These videos have made me a better entrepreneur, and I hope they do the same for you.
A lot of keynote speeches and “business talks” are simply bad. They’re self-promoting, self-congratulatory and ultimately self-serving.
But when done well, talks can be incredibly valuable.
They give you an insight—in just a few minutes—into years of hard work and learning that the speaker has done. I love the efficiency of that medium, and make it a point to watch a few videos each week that I think might teach me something.
So today, I’m sharing a few of my recent favorites in the hopes that they’ll be as valuable to you as they were to me…
Note: At the end of this post, you’ll find a special discount for Groove readers to attend what I truly believe is the best, most value-packed software conference of the year.
1) What I Learned in a Decade at Hubspot
HubSpot generated $271M in revenue last year.
The company is ten years old, and co-founder Dharmesh Shah has seen every minute of the long, hard battle the company has fought to get to where it is today.
In this talk, Dharmesh shares some of the biggest mistakes the company made along the way, and what we can learn from them.
Personally, I loved the honest insights on failing to diversify the team early on and how it ultimately hurt the company. It’s something that many startups struggle with (including ours), and I’m glad Dharmesh talked about it.
Beyond the culture challenges, this talk goes into critical assessments of branding and product management that made me think very hard about some of the things we’re doing at Groove.
2) Lessons Learned in 17 Years Building and Exiting a SaaS Company
Gail Goodman is the CEO of Constant Contact, an email marketing juggernaut that went public in 2007 and was later acquired in 2015 for $1.1 billion.
In this talk, Gail breaks down the three stages of a SaaS company’s lifecycle, and shares key insights that helped the company continue to grow where so many others failed (hint: don’t sleep on your customer referral strategy).
Her transparent retelling of when the company knew that it was time to look for an acquirer in a period of stagnant revenue growth—despite other metrics looking healthy—is an important reminder of the dangers that a public company faces.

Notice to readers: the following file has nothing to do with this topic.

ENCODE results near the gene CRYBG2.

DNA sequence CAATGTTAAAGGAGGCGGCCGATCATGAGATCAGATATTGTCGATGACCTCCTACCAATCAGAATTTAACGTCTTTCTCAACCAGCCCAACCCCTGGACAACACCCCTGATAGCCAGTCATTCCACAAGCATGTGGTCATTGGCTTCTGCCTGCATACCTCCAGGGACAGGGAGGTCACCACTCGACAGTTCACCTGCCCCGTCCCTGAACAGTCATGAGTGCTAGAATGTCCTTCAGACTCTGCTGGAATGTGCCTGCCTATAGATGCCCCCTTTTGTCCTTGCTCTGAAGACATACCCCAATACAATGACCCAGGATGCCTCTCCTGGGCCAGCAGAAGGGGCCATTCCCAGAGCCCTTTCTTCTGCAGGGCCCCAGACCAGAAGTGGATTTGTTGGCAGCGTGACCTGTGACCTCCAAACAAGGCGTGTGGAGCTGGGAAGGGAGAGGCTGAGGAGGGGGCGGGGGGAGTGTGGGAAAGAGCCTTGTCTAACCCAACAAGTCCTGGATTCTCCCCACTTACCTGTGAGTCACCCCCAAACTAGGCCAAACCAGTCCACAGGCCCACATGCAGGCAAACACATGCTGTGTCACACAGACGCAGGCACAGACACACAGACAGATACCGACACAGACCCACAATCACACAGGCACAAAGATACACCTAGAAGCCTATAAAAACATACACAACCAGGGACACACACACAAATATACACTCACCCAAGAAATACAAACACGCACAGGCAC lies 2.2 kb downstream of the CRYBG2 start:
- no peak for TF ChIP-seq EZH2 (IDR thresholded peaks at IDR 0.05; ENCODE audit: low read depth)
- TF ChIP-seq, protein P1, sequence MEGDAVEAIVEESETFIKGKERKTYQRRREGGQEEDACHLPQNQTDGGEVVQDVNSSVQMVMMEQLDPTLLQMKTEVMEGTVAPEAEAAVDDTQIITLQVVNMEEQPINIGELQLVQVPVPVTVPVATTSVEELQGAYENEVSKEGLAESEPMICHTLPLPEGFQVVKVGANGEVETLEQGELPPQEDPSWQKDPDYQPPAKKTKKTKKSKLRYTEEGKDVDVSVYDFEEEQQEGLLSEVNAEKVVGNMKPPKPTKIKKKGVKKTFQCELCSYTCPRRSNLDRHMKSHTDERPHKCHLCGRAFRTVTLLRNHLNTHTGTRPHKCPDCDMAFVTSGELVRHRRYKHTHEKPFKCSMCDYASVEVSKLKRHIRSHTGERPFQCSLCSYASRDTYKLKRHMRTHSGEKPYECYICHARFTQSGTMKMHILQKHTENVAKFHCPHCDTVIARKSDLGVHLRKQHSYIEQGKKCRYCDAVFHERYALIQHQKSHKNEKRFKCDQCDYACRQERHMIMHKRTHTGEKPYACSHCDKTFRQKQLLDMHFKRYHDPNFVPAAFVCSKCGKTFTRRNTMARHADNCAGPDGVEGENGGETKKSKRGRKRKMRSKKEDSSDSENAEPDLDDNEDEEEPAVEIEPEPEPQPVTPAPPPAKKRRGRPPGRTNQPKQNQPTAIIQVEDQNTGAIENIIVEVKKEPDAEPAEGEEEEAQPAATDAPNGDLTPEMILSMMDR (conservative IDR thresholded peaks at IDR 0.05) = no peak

Gail’s talks are always excellent, and this one is no different. I’ve previously recommended her discussion of The Long, Slow SaaS Ramp of Death, one of my favorite talks on the topic, ever.
3) Here I Go Again. Why My Second Startup is Different.
Groove was the third startup I founded (or co-founded).
And while I’ve never learned more (or faster) than I have in our journey, I took quite a few lessons from my past experiences, and they’ve helped us avoid a lot of mistakes this time around.
I always enjoy hearing how second-time founders are approaching their newest startup differently, while the wins and scars of their past venture are still fresh in their mind.
In this talk, Nick Halstead, formerly the founder of DataSift, discusses “doing it all again” at his newest company, Cognitive Logic.
Nick covers important issues that most first-time founders don’t think about deeply enough, like dilution, careful team-building, and the power—and absolutely non-negotiable necessity—of good storytelling.
And while I don’t necessarily agree 100% with it (I’m lucky to know a few rare gems), I did absolutely love this slide from this talk:
A Special Offer for Groove Readers
The three talks linked in this post are from the Business of Software conference.
It’s one of the few conferences that I know truly delivers huge value consistently.
They don’t have panels, software pitches sponsor presentations or anything like that; just smart people sharing hard-earned advice.
I’m fortunate to know the organizers, and with the event coming up in September, I got them to offer a discount to Groove readers.
I want to make this very clear: this is not a kickback referral link. I/We get nothing if you click on it and buy a ticket.
My only goal here is to offer our readers more value with a discount to what I believe is the best tech conference of the year.
With that out of the way, click here for 20% off of the Business of Software conference, September 18th-20th in Boston. This year’s keynote speaker is Seth Godin.
The link should apply the discount automatically, but if you’re asked for a code, just enter GrooveHQ.
How to Apply This to Your Business
There’s a good chance that you already seen some of these videos.
But I hope that in this list, you’ve found at least one or two new sources of insights that will help you grow your business and become a better entrepreneur.
I’m curious to hear: what are your favorite talks?
Let me know in the comments.